Roger Corman, who had a cameo role in The Godfather Part II
and who directed The St. Valentine’s Day Massacre (1967)
, certainly has a history with mafia related cinema. Always the opportunist, Capone
may have been an attempt to capitalize on the popularity of The Godfather
, but it is far from a duplication or simple cash-in. A more violent and antagonistic film that Francis Ford Coppola’s film ever attempted to be, Capone
comes across as a delightfully eccentric piece of work that looks to try new and very different things with genre conventions. Ultimately, it acts as a piece based around a single run-a-way character in the form of Al Capone, played by the brilliant Ben Gazzara. We are never told directly whether or not Al Capone is a man to root for or against, and the movie takes a daring stand in that respect. The actions of Capone and his brutal behavior makes him seem like a madman, but due to Gazzara’s intimidating performance, you can read into this role in various different ways.
Everything about this film screams Ben Gazzara. You can watch this movie with any set of eyes you want, but at the end of the day what makes the movie everything that it is, is: Ben Gazzara. With a once in a lifetime role, Gazzara takes it over the top and ends up stealing the show with every scene he has. Similar to dominating performances from the likes of Al Pacino in Scarface
or Jack Nicholson in The Shining
, Ben Gazzara ends up defining this film. A tremendous actor who would later go on to star in The Killing of a Chinese Bookie
, under the direction of his fellow Capone
castmate John Cassevetes, Gazzara has always been an actor that could be called on for an intense and intimidating performance no matter what. Even with roles such as his in Road House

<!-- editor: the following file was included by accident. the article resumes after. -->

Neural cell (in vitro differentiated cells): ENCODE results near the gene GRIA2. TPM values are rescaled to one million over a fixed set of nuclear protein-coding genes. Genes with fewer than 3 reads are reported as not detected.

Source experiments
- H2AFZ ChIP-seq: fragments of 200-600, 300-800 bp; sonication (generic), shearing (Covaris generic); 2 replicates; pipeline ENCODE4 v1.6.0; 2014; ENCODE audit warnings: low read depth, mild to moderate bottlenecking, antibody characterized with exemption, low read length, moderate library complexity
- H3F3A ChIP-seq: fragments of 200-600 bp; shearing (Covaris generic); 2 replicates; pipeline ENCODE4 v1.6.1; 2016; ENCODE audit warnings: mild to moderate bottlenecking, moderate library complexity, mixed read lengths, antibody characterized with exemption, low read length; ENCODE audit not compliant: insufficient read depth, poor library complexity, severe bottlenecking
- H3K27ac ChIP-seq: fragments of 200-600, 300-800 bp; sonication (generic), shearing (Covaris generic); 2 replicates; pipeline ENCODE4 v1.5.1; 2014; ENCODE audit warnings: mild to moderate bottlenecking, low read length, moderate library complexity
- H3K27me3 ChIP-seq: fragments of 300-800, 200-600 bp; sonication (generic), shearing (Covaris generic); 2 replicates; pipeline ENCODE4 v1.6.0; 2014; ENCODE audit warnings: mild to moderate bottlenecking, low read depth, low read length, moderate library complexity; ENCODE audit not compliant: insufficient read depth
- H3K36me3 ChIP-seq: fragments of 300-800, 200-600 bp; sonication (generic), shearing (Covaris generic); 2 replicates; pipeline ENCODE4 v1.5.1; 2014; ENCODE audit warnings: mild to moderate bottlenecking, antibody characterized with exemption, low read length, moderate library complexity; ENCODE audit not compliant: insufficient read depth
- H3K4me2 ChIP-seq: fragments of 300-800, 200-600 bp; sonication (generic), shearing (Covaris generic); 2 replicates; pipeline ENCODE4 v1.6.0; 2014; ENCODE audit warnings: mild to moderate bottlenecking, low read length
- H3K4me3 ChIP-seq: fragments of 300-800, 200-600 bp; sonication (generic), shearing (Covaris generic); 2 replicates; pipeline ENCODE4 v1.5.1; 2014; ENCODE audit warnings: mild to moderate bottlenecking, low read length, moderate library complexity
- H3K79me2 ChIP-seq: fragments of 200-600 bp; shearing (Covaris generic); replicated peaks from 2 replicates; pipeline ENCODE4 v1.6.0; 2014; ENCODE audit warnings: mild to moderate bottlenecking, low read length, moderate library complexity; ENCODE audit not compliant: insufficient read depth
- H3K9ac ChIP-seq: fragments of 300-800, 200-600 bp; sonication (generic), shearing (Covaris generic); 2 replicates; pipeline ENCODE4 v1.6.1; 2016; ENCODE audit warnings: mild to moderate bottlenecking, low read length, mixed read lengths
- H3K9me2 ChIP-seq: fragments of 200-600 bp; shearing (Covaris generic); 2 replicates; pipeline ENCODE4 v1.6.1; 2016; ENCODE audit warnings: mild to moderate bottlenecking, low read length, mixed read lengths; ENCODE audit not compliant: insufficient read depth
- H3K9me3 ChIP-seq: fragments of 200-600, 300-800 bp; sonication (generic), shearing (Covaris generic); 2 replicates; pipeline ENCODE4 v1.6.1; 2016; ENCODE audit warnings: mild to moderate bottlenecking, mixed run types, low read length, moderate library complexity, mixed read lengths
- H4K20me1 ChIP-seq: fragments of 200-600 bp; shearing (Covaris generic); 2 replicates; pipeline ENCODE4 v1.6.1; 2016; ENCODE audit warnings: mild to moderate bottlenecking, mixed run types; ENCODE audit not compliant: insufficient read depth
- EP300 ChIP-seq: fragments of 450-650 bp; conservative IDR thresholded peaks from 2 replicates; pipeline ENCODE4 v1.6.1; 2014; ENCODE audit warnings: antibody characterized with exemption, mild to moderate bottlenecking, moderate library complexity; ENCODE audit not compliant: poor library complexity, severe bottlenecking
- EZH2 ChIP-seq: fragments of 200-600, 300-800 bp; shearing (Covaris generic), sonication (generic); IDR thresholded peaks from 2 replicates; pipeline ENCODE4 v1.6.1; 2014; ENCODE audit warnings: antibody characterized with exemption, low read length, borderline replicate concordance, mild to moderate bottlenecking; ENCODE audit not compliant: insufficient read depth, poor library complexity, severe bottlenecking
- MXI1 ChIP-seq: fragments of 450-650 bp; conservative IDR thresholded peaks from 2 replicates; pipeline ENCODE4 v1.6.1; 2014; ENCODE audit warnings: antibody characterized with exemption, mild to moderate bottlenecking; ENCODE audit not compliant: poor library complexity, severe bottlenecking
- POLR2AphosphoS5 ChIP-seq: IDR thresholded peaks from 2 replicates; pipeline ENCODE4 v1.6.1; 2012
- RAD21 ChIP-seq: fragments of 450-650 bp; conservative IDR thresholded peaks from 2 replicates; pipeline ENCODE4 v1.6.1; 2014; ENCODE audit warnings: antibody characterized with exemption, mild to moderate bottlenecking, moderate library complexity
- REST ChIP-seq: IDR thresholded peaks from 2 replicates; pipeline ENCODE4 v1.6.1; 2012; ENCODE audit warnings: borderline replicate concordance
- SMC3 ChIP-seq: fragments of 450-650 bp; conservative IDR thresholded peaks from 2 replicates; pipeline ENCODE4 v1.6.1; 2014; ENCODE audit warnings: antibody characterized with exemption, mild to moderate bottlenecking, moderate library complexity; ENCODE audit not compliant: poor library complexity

, Gazzara was able to steal the thunder from most of the cast due his sheer booming presence. With the character of Al Capone, Gazzara has the perfect vehicle for delivering his grit and intensity. Although the performance could be criticized as being one-dimensional (as much as Al Pacino was in Scarface
), the entire production ultimately rests on his shoulders and everything that this movie does right almost always boils down to him. A very young Sylvester Stallone also puts in a worthwhile effort as Al Capone’s right hand man Frank Nitti, and although he isn’t called on for a lot of the dramatic moments, he is good as the physical bodyguard with ulterior motives. Susan Blakely stars as Iris, Capone’s girl, who makes for one of the more interesting roles in the film. A beauty with a vulgar mouth, her love affair with Capone is one of the larger detriments of the film, but Blakely remains quite ensnaring in her role.
The previously mentioned love affair between Iris and Capone is shoe-horned into the story unfortunately, and marks some of the most boring sequences within the movie. An easier way for the audience to connect with the psychotic Capone, these sequences often drag the pacing for the film down a considerable degree. Although I generally liked the character of Iris, I began to wish she would leave the film a whole lot sooner. Regardless of pacing issues or forced drama, Capone
is actually a very well made crime film and a jewel in the rough. Released through Shout! Factory, it is a movie worth tracking down.